UN puts human rights at heart of historic Arms Trade Treaty
(Brussels, 2 April 2013) Today, governments at the United Nations adopted by a wide margin an Arms Trade Treaty that will ban states from transferring conventional weapons to countries when they know the weapons will be used to commit or facilitate genocide, crimes against humanity or war crimes.
“The EU has always been a strong supporter of the Arms Trade Treaty, and EU countries have been key to drafting, negotiating and adopting the treaty,” said Nicolas Beger, Director of Amnesty International’s European Institutions Office.
“The task now is to ensure the EU and its 27 member states sign, ratify and implement the treaty as soon as possible, and make this a priority in relations with other countries.”
In the UN General Assembly 154 states voted to adopt the treaty just days after Iran, North Korea and Syria, all human rights-abusing countries under some form of UN sanctions, attempted to block it.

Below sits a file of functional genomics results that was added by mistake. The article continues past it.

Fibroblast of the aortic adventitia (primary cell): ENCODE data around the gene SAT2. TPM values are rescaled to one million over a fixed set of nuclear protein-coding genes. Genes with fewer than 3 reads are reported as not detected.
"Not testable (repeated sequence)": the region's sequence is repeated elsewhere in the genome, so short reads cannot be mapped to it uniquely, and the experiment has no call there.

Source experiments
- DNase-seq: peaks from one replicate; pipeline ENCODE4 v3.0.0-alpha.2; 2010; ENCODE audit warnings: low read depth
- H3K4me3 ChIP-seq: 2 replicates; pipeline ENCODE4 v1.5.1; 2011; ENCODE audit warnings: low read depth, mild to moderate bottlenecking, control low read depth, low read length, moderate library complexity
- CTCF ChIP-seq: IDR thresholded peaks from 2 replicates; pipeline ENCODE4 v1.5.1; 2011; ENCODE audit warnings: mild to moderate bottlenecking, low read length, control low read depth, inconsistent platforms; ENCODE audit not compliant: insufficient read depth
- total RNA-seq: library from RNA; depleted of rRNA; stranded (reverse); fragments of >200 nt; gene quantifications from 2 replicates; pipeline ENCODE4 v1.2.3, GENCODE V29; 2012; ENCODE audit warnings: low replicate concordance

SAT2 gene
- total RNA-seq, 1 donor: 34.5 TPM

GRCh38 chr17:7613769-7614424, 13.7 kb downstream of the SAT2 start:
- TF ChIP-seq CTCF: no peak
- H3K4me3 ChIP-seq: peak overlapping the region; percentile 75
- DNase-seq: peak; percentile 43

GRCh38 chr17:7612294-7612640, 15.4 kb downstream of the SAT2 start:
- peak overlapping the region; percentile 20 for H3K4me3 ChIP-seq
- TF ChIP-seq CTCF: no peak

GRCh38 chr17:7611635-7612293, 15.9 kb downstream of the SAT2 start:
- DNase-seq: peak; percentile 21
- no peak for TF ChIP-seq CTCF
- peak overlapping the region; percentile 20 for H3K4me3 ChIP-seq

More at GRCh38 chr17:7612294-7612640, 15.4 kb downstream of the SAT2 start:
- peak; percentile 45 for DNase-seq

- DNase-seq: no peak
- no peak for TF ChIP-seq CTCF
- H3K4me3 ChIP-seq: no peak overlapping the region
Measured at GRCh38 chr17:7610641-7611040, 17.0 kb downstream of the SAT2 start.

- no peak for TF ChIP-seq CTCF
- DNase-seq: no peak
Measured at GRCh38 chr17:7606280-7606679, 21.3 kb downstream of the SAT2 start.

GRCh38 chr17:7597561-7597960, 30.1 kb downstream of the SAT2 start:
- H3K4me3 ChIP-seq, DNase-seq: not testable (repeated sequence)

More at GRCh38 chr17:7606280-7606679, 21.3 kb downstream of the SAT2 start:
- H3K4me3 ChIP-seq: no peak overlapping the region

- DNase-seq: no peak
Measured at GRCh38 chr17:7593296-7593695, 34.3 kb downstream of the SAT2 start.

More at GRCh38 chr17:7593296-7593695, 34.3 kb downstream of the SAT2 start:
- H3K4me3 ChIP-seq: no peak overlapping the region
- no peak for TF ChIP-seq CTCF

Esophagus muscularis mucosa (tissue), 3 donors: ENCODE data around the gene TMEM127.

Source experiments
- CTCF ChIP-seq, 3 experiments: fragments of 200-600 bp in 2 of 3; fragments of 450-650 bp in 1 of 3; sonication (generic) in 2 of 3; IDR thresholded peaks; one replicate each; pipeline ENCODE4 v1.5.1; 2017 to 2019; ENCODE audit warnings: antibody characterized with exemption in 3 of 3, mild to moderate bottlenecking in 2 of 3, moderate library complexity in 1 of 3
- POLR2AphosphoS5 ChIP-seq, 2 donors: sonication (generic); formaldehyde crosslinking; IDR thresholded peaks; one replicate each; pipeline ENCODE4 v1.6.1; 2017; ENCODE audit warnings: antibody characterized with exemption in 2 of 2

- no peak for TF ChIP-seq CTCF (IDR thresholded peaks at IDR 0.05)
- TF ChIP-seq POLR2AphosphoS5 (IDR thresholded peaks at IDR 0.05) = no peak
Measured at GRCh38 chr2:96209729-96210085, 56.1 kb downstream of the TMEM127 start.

The scope of the adopted treaty covers major categories of conventional arms, including small arms and light weapons which proliferate in countries with low-level conflicts, armed violence and huge civilian casualties.
The treaty also obliges all governments to assess the risk of transferring arms, ammunition or components to another country where they could be used to commit or facilitate serious violations of international humanitarian and human rights law. Where that overriding risk is real and cannot be mitigated, states have agreed that transfers will not proceed.
Amnesty International has played a major role since the 1990s in pushing for robust, legally binding global rules on international arms transfers to stem the flow of arms that fuel atrocities and abuse.
The treaty was adopted after more than six years’ UN deliberations, a process that began in December 2006 when the General Assembly agreed to consult on the feasibility, scope and parameters of a treaty.
The treaty will be opened for signature and ratification on 3 June at the UN General Assembly and will take effect shortly after it has been ratified by 50 countries.
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